Although our patients are hairier and (usually) smaller than a human doctor’s patients, as vets we often deal with diseases and conditions that doctors see. In the same way, the procedures we perform and the medications we use are often similar to doctors. A condition we see quite commonly at our hospital are patients who are in need of blood transfusions. Severe blood loss is usually due to 4 reasons:
- Bleeding from trauma such as road traffic accidents
- Abdominal tumours which have ruptured causing internal bleeding
- Rat bait poisoning
- Auto-immune diseases in which the body’s immune system thinks the red blood cells don’t belong in the body and so destroy the red blood cells.
Once we have decided that a dog or cat is in need of a blood transfusion our nurses and receptionists swing into action calling for a blood donor. Fortunately we have a large list of pets whose owners have offered them up to save the life of another animal. Our blood donor is brought to the clinic and a small area on the neck is clipped and cleaned. Often the dog donor is so happy to be patted by our nurses that we can collect blood from the vein without any sedation. If the dog donor is slightly anxious or if we are taking blood from a cat then the donor is sedated.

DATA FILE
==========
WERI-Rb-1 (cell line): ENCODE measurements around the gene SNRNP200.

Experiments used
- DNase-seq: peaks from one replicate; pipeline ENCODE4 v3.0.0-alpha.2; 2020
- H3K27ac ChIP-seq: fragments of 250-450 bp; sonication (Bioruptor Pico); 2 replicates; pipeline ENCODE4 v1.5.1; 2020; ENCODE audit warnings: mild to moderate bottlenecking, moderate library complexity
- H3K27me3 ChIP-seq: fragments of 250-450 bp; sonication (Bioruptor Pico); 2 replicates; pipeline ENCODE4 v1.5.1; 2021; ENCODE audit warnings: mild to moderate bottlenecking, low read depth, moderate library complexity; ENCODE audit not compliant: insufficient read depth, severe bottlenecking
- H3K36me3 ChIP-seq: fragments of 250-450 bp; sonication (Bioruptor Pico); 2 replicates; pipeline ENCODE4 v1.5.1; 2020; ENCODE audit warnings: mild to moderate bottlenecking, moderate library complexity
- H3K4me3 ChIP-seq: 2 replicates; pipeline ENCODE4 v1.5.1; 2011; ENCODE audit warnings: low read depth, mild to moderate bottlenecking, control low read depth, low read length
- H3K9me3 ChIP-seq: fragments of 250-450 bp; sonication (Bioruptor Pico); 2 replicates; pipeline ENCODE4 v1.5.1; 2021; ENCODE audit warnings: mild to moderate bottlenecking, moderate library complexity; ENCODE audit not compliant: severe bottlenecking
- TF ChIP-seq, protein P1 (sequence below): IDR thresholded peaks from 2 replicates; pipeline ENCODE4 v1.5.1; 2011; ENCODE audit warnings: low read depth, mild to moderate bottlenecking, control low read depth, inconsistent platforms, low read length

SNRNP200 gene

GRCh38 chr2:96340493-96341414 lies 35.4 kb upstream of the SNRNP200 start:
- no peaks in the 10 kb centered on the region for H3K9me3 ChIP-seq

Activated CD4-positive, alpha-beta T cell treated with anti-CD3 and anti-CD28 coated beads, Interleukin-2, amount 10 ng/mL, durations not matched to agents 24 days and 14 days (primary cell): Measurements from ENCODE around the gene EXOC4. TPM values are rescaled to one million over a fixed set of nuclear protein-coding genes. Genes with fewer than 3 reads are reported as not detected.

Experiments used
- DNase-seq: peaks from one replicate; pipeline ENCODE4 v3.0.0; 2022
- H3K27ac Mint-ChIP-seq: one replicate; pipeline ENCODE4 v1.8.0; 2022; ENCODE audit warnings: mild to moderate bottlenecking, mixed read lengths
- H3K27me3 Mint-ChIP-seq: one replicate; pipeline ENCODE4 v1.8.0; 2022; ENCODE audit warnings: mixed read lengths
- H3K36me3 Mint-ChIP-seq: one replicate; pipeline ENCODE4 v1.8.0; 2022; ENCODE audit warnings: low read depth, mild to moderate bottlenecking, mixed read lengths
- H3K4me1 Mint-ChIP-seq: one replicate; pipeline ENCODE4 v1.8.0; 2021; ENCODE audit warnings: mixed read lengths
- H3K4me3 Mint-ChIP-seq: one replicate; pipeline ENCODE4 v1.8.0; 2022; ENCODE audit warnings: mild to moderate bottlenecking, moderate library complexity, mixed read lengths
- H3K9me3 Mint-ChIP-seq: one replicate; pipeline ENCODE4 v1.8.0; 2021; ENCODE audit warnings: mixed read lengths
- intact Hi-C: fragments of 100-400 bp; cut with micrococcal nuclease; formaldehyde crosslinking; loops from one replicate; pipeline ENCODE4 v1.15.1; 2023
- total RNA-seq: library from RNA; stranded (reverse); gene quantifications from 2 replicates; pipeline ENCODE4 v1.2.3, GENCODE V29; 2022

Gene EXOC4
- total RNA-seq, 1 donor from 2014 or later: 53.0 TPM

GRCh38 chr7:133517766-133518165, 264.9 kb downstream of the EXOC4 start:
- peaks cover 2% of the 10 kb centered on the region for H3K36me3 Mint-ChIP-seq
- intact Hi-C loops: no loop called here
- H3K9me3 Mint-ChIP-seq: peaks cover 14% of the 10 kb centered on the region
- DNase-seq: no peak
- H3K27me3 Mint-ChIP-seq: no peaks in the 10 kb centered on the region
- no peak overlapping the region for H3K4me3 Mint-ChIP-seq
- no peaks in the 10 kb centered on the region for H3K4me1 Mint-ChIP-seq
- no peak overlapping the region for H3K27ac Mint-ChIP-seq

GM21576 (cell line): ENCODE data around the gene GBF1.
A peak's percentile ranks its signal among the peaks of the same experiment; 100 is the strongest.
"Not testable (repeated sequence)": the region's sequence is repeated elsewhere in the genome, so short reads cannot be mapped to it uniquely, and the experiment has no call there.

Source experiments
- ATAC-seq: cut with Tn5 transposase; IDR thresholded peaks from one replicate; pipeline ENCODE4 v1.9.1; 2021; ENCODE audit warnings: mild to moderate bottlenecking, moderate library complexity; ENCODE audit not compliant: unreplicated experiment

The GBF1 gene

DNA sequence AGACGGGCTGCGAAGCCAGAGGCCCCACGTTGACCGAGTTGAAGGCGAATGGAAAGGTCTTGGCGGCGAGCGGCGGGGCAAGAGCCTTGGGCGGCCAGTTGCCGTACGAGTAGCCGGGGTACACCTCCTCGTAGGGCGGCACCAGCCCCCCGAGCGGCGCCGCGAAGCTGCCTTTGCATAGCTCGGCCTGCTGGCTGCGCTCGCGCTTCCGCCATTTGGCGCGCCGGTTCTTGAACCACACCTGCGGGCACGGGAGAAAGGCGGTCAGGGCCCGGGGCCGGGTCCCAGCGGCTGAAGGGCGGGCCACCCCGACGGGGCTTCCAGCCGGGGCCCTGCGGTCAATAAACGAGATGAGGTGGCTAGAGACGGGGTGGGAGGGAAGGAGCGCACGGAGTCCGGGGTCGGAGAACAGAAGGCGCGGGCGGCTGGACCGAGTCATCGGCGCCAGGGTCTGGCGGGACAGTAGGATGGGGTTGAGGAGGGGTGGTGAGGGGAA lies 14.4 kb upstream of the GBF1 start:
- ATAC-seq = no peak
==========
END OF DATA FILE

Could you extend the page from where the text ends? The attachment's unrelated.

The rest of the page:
We aim to collect about 450ml of blood from a dog and 50ml from a cat. Of course, we can’t take this from any dog or cat- our blood donors have to be of a good size in order to safely donate this volume of blood. Conditions for blood donors are:
- Be physically fit and aged between 1 and 8 years old
- Be over 25kg in weight (greater than 5kg in a cat)
- Up to date with vaccinations and worming.
- Happy to have lots of affection from our nurses and accept a bag of food as a thank you.
Amazingly, although there are blood groups in dogs, we don’t necessarily need to blood type our donor and the patient. This is important however if the patient needs a second transfusion. Cats must be matched to the right blood group or else will have a bad transfusion reaction.
Blood transfusions are almost always the difference between the life and death of our patients. As vets and nurses we are always grateful to owners and their pets who have put themselves available as donors. Please contact your local vet if you would like to add your pet to their blood donor list.